top of page


Updated: Jul 29, 2023

A self-taught artist, Andres Chaparro says that he’s never taken an art class in his life. Born and raised in the Hartford, Conn. area, Chaparro was 13 years old when he was turned on to jazz. “I heard ‘A Love Supreme’ on the radio and it was like being hit by lightning,” he explains. “I didn’t even know who it was or what it was. I couldn’t categorize it but I knew it was great music and I recall feeling elevated and inspired by it.” Not knowing if the album was old or new, he immediately went to a local record store and bought the seminal 1965 recording by John Coltrane. “Basically, that was the beginning. It started this incredible discovery and opened up the world to me. I started exploring from there.” He soon learned about Jackie McLean who lived and taught in that same city, as well as other jazz greats, many of whom he would pay tribute to in his art. Not surprisingly for a budding artist, he found himself buying albums because of the covers, leading to a lifelong affinity for releases from Blue Note Records, with its iconic graphics.

As a visual artist who works in both oil and multi-media collage formats, Chaparro counts Romare Bearden, Jean-Michel Basquiat and Benny Andrews as influences, though he cites jazz musicians for truly inspiring his work. Over the years, he’s created dozens of art pieces, which have been exhibited at galleries and museums, as well as in private collections. Among the jazz subjects for his art have been Bud Powell, Sonny Rollins, Miles Davis, Dizzy Gillespie, Rahsaan Roland Kirk, Charles Mingus, Nina Simone and Lee Morgan.

To create the art celebrating Gordon, Chaparro turned to the jazz legend’s music itself. “I basically just played his music and let the music speak to me,” he says. “I try to visualize what the music would look like. That’s my approach to my work. It was just following my heart.”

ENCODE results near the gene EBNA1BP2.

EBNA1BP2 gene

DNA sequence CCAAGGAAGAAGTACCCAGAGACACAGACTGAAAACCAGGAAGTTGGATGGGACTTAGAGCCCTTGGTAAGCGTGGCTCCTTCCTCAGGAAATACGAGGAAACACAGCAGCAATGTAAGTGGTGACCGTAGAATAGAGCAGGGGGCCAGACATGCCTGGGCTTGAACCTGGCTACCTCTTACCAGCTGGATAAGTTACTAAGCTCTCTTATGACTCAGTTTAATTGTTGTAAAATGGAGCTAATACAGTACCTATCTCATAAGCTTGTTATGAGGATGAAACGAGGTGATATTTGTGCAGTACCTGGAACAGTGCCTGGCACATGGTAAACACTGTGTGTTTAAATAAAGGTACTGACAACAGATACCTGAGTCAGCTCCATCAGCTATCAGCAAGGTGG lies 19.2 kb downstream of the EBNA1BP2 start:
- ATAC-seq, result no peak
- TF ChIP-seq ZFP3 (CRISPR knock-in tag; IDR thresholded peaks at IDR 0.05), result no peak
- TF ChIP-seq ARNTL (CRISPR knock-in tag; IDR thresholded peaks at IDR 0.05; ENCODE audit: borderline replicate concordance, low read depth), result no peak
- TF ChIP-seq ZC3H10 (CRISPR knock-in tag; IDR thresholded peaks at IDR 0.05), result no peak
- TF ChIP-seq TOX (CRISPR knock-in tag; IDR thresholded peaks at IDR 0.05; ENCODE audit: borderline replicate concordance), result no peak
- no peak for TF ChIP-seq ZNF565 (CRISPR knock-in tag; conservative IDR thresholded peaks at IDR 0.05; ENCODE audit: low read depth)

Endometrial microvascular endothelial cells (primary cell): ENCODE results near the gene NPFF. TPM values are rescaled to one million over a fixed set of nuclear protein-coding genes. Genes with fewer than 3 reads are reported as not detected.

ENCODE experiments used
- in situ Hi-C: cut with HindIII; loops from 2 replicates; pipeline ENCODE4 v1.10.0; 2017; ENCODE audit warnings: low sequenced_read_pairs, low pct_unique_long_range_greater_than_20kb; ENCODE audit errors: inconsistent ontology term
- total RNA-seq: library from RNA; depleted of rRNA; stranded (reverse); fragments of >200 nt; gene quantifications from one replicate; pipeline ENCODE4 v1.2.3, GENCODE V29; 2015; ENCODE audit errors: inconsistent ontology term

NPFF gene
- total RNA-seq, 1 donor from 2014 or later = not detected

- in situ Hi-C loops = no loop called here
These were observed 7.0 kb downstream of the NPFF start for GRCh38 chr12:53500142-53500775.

One of Chaparro’s signature approaches to his collage art is to include song titles or phrases within the piece. He’s even included newspaper clippings or sheet music as part of the visual mosaic for the artwork. His mixed media paintings incorporate collage, oil pastels, marker, crayon, pencil, acrylic, spray paint and found objects.

When asked how long a piece generally takes, Chaparro shrugs. “It varies, depending on how clearly I’m approaching the work or who it is. I finish it when I step back and I look at the painting and think, ‘I got nothing more to give it.’ Sometimes it takes two days. Sometimes it takes a week. Sometimes it takes two weeks. I have to work things out until I feel they speak to what I’m trying to convey.”

He says that he has a whole list of artists that he’s looking forward to painting, including many living artists. “I listen to music all the time and the music speaks to me. It makes me feel a certain way that I just need to create that musician.” Among the artists he’s looking forward to representing through his art are trumpeter Josh Evans, Sean Jones, Ron Carter, Al Foster and Pharoah Sanders.

One thing for sure, he’s certain not to run out of subjects for his art anytime soon. “I go where my heart tells me. I’ll be creating art pieces inspired by jazz until the end of my days. And I still wouldn’t have hit them all.”

24 views0 comments


bottom of page